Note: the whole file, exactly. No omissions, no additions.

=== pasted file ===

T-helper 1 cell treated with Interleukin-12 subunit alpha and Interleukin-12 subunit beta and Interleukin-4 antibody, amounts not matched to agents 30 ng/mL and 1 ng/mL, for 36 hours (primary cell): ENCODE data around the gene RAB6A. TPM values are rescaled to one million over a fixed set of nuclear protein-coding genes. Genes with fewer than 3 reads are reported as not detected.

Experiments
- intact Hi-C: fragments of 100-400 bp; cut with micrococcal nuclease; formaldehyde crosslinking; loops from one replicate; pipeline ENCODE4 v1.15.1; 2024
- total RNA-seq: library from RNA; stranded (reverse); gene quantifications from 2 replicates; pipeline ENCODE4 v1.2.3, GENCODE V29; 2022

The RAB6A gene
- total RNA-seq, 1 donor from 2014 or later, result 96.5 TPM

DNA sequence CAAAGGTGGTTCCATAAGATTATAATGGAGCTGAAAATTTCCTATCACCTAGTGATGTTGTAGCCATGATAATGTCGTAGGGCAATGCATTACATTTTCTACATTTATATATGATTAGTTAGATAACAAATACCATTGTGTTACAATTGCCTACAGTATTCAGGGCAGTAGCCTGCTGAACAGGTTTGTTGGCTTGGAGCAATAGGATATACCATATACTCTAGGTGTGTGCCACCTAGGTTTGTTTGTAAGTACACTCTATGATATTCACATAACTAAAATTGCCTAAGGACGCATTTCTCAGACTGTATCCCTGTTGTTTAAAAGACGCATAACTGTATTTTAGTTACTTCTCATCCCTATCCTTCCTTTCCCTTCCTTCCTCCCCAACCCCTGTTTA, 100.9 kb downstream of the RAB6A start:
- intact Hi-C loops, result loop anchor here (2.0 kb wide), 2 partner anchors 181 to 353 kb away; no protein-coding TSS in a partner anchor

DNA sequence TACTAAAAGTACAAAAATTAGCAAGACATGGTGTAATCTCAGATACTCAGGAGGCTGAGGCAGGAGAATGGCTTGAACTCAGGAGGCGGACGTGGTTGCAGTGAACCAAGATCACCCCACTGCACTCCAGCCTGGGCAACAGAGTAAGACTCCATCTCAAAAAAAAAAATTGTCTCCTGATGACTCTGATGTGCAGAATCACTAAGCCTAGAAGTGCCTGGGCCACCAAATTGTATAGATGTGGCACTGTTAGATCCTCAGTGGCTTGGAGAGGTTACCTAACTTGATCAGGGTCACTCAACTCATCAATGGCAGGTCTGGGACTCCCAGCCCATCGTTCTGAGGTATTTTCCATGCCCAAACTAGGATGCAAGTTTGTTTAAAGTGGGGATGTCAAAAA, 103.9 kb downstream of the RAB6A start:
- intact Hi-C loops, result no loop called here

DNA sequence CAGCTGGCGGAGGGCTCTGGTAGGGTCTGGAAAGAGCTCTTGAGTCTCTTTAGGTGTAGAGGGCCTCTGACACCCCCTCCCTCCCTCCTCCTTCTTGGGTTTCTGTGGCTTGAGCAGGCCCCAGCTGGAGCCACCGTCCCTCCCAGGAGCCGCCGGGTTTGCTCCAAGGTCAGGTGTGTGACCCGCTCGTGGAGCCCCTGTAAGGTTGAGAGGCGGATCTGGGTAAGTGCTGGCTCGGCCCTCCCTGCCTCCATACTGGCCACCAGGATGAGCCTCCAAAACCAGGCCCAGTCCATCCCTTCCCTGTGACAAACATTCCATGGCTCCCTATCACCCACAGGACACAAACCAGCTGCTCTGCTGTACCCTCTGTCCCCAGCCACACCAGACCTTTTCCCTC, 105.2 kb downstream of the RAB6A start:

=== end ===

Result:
T-helper 1 cell treated with Interleukin-12 subunit alpha and Interleukin-12 subunit beta and Interleukin-4 antibody, amounts not matched to agents 30 ng/mL and 1 ng/mL, for 36 hours (primary cell): ENCODE data around the gene RAB6A. TPM values are rescaled to one million over a fixed set of nuclear protein-coding genes. Genes with fewer than 3 reads are reported as not detected.

Experiments
- intact Hi-C: fragments of 100-400 bp; cut with micrococcal nuclease; formaldehyde crosslinking; loops from one replicate; pipeline ENCODE4 v1.15.1; 2024
- total RNA-seq: library from RNA; stranded (reverse); gene quantifications from 2 replicates; pipeline ENCODE4 v1.2.3, GENCODE V29; 2022

The RAB6A gene
- total RNA-seq, 1 donor from 2014 or later, result 96.5 TPM

DNA sequence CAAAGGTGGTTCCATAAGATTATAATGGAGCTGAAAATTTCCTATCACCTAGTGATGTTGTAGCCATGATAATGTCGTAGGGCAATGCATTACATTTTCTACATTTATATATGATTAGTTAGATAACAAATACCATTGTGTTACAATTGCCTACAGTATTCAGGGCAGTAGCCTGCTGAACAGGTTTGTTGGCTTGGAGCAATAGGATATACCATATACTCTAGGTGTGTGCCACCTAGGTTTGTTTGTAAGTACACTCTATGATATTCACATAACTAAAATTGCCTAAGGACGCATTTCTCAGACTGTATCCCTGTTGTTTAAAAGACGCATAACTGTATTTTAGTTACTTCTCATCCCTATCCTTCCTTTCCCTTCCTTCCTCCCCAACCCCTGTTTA, 100.9 kb downstream of the RAB6A start:
- intact Hi-C loops, result loop anchor here (2.0 kb wide), 2 partner anchors 181 to 353 kb away; no protein-coding TSS in a partner anchor

DNA sequence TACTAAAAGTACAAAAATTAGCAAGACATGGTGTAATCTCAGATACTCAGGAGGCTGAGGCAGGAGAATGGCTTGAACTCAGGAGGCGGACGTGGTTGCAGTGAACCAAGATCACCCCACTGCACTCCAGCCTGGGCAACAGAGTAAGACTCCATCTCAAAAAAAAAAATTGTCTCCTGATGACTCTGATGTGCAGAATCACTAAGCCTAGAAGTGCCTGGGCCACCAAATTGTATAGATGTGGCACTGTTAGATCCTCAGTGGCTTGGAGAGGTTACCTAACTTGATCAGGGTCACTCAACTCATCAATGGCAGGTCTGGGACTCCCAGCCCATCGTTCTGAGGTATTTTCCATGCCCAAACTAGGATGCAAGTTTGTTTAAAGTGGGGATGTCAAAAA, 103.9 kb downstream of the RAB6A start:
- intact Hi-C loops, result no loop called here

DNA sequence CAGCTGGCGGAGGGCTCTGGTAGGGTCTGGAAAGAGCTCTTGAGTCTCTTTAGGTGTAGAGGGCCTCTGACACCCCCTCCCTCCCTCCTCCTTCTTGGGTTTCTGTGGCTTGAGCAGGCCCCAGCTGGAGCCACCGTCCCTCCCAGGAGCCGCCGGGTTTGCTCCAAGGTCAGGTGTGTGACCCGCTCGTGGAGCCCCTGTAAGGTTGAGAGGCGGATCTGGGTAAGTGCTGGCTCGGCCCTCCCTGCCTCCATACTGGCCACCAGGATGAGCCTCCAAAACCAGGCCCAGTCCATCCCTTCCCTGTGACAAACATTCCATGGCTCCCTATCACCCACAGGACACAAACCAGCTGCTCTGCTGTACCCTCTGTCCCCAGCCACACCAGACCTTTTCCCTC, 105.2 kb downstream of the RAB6A start: